US department to pay $88 million to families, survivors of 2015 South Carolina church shooting

(Photo: © Peter Kenny)Black Lives Matter protest in Geneva Switzerland on June 9, 2020.

The U.S. Justice Department has agreed to pay $88 million to the families and survivors of the June 2015 shooting at Mother Emanuel AME Church in Charleston, South Carolina, leaving nine churchgoers dead.

The move is seen as a symbolic blow to white supremacists.

The settlement was announced on Oct. 28 after Dylann Roof, an avowed white supremacist, carried out the murders at a historically black church and is a bitter blow to white supremacists, an attorney for the victims' families said, CNN reported.

White supremacists have used the number "8" as a hate symbol for decades.

CNN reported that the number has been used as a reference to "Heil Hitler" because H is the 8th letter in the alphabet, it said, quoting Mark Pitcavage, a senior research fellow at the Anti-Defamation League's Center on Extremism.

Bakari Sellers, an attorney who helped broker the agreement and a CNN political commentator, said the award dealt a hefty blow "to the white supremacists and racists in this country."

It dealt the blow "by saying that we are taking this tragedy that they tried to tear our country apart with and build Black communities and generational wealth."

The massacre victims, Sellers said, were killed because they were black, and now, the settlement can help a community deeply affected by violent racism take ownership of their future and build wealth.

The families of the slain victims had filed a lawsuit over a faulty background check that enabled Roof to buy the handgun he used to carry out the shooting.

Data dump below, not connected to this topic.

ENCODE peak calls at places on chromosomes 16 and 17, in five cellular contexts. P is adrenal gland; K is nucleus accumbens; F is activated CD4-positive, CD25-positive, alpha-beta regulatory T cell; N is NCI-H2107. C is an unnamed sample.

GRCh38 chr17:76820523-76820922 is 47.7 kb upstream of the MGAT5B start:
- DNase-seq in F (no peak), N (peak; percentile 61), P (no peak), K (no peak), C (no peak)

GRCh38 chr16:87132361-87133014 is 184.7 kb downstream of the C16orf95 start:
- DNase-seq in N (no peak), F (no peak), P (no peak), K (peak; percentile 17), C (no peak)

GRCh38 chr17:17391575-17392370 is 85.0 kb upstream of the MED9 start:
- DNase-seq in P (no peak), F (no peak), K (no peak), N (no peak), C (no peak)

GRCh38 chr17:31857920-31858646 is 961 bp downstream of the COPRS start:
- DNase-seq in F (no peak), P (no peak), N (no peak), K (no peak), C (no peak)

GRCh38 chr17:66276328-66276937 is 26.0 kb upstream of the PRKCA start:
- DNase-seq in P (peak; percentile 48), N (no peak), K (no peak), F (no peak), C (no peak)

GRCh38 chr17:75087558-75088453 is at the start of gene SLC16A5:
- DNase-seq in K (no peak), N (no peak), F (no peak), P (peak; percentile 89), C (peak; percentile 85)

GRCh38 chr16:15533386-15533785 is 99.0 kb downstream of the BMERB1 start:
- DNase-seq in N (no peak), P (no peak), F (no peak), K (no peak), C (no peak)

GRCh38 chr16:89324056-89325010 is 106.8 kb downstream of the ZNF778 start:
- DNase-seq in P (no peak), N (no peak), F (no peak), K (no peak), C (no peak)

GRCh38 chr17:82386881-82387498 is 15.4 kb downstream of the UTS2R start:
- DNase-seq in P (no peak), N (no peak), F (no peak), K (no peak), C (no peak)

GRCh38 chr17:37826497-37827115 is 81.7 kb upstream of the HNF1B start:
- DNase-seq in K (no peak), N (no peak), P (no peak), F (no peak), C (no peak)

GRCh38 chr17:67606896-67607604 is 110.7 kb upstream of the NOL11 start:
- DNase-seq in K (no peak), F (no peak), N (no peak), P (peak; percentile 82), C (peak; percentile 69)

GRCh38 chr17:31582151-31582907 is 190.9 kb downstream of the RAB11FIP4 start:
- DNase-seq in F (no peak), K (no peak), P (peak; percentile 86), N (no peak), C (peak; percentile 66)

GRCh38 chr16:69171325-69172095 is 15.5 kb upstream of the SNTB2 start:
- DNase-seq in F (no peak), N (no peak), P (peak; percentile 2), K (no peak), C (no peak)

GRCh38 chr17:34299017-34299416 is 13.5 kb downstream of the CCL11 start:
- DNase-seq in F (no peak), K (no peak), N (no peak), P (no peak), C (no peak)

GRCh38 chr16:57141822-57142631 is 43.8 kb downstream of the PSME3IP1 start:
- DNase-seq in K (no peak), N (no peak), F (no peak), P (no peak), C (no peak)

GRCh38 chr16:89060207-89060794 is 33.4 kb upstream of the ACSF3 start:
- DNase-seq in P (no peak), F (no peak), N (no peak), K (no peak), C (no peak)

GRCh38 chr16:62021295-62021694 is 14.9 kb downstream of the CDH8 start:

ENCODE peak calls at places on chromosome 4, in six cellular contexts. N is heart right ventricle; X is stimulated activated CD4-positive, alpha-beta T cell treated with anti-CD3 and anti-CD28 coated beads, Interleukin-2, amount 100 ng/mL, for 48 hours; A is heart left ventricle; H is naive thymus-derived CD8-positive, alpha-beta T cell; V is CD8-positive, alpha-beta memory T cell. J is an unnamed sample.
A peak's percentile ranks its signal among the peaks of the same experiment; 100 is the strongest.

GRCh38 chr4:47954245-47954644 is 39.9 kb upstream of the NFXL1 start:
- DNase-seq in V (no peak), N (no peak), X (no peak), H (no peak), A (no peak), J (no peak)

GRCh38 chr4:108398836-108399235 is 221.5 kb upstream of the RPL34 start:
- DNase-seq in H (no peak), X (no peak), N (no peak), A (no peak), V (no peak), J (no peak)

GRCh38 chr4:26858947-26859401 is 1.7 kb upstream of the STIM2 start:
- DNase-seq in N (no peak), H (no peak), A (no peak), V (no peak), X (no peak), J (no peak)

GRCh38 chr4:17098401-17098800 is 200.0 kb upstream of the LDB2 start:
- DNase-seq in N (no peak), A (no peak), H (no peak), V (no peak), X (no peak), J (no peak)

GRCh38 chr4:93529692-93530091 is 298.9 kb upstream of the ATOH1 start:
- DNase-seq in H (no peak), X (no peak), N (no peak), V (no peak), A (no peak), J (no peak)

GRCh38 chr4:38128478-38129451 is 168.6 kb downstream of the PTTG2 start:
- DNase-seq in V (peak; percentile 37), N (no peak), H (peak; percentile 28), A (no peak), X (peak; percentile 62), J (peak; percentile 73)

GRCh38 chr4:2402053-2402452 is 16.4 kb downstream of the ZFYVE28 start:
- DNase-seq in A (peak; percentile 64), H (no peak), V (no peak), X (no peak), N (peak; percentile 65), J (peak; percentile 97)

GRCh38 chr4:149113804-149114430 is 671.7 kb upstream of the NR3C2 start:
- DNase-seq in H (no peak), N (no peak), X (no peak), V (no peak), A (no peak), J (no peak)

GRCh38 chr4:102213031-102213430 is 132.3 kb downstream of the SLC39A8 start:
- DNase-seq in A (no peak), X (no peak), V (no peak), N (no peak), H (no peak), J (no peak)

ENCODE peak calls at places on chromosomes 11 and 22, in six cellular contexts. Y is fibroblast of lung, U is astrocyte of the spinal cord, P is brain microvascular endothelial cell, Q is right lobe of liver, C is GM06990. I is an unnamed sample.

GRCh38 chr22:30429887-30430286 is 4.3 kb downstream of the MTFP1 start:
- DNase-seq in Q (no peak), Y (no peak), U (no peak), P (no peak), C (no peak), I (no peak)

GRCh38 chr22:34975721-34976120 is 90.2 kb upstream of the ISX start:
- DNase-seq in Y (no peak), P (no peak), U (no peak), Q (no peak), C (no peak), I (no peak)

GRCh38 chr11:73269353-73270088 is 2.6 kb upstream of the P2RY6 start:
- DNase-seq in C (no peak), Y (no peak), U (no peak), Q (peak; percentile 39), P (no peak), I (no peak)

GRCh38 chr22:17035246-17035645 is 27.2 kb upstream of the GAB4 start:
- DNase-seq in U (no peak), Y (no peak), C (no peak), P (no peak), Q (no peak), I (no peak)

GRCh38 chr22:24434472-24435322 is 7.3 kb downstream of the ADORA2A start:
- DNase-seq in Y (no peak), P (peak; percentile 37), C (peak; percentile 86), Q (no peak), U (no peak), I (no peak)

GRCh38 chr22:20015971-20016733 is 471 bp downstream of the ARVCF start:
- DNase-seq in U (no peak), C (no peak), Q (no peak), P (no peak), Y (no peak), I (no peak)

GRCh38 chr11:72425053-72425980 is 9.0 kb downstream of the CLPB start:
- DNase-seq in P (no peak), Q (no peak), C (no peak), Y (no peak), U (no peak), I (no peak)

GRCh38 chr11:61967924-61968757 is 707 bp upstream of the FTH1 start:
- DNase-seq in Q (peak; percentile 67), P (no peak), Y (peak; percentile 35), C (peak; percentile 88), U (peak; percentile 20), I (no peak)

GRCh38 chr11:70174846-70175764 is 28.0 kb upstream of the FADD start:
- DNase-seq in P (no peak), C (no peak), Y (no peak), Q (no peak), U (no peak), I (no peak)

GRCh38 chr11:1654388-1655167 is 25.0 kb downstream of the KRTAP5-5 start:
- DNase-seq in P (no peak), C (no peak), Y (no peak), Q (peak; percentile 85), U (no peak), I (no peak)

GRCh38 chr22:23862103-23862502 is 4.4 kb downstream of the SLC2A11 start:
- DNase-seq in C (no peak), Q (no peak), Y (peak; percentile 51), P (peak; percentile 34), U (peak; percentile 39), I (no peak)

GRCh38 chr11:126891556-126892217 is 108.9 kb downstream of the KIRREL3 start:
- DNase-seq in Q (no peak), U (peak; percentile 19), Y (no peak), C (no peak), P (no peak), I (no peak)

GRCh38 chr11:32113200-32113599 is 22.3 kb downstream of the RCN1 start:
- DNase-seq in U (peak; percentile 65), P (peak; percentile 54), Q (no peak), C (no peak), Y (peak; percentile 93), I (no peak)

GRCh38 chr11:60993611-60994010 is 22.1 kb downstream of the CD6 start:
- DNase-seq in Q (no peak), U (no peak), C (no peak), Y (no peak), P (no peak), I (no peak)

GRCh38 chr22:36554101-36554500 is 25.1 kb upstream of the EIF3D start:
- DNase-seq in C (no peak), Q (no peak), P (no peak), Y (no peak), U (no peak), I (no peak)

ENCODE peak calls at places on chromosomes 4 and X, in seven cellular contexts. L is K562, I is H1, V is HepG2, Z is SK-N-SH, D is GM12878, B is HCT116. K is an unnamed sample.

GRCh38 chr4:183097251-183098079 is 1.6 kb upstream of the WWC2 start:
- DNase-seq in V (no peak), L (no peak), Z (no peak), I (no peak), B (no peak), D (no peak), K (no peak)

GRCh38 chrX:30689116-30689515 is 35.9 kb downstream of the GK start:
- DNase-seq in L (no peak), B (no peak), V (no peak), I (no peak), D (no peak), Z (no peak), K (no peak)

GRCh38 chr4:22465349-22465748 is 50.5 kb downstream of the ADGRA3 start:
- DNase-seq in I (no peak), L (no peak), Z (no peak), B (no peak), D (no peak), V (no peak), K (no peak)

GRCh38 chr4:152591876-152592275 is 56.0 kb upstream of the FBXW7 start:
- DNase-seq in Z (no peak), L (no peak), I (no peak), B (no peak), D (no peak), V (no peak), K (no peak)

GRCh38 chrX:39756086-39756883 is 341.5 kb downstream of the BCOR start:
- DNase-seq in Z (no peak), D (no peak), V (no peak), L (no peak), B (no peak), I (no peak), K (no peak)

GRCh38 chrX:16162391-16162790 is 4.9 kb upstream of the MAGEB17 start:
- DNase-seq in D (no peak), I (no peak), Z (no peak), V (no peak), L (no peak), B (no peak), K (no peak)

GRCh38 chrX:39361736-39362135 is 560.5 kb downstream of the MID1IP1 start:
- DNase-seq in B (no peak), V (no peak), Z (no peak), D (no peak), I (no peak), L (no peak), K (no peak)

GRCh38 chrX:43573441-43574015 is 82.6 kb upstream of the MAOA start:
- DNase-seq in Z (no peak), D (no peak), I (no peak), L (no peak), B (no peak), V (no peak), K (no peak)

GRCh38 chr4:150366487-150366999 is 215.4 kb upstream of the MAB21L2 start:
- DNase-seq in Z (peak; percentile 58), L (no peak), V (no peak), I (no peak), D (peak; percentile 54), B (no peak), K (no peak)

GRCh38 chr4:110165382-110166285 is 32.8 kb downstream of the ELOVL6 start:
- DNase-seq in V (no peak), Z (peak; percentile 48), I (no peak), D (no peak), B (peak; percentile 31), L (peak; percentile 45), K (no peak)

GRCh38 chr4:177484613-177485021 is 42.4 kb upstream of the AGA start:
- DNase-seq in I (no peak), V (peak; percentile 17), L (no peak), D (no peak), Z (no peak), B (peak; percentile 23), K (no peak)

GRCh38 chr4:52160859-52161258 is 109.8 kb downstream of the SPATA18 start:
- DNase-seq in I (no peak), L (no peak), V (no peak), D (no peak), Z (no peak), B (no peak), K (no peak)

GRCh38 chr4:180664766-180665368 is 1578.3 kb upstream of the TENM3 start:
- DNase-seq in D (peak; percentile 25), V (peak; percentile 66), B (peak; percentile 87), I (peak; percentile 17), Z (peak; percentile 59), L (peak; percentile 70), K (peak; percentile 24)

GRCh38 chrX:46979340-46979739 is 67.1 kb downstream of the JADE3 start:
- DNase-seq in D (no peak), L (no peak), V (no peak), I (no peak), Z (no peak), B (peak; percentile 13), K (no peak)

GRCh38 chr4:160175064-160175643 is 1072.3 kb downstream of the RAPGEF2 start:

"The mass shooting at Mother Emanuel AME Church was a horrific hate crime that caused immeasurable suffering for the families of the victims and the survivors," U.S. Attorney General Merrick Garland said in a statement, CBN News reported.

"Since the day of the shooting, the Justice Department has sought to bring justice to the community, first by a successful hate crime prosecution and today by settling civil claims," said Garland.

According to CBN News, the $88 million settlement includes $63 million for the families of fallen victims and $25 million for those who survived the massacre.

Attorney Bakari Sellers, who helped broker the agreement, explained that the number 88 was significant because it represented the number of bullets Roof was carrying with him during the attack.

It is also a number often linked to white supremacy.

The number "88" has been used as a reference to "Heil Hitler" because "H" is the 8th letter in the alphabet, Mark Pitcavage, a senior research fellow at the Anti-DefamationLeague'ss Center on Extremism, was quoted as saying by CNN.

White supremacists use it as a part of their usernames online, to sign off on messages posted online, and some shout it to each other, he noted.

"Plenty of people get tattoos, jewelry, insignia patches," Pitcavage said.


"It's become one of the most common modern white supremacy symbols."

The settlements, still pending a judge's approval, range from $6 million to $7.5 million per claimant for the families of the slain, according to the Justice Department.

Survivors' settlements are at $5 million per claimant.

Months before the shooting, Roof had been arrested on Feb. 28 by Columbia, S.C. police on a drug possession charge.

A series of clerical errors and missteps allowed Roof to buy the handgun he later used in the massacre.

According to court documents, CBN News reported, the errors included wrongly listing the sheriff's office as the arresting agency in the drug case.

An examiner with the National Instant Criminal Background Check System found some information on the arrest but needed more to deny the sale, so she sent a fax to the sheriff's office.

That office responded that it didn't have the report, directing her to the Columbia, South Carolina police.

Before the mass shooting, Roof was arrested by Columbia police on a drug possession charge that should have prevented him from purchasing a firearm.

However, after several clerical errors and a lack of due diligence, Roof would be permitted to buy the gun he would later use in the church shooting.

Copyright © 2021 Ecumenical News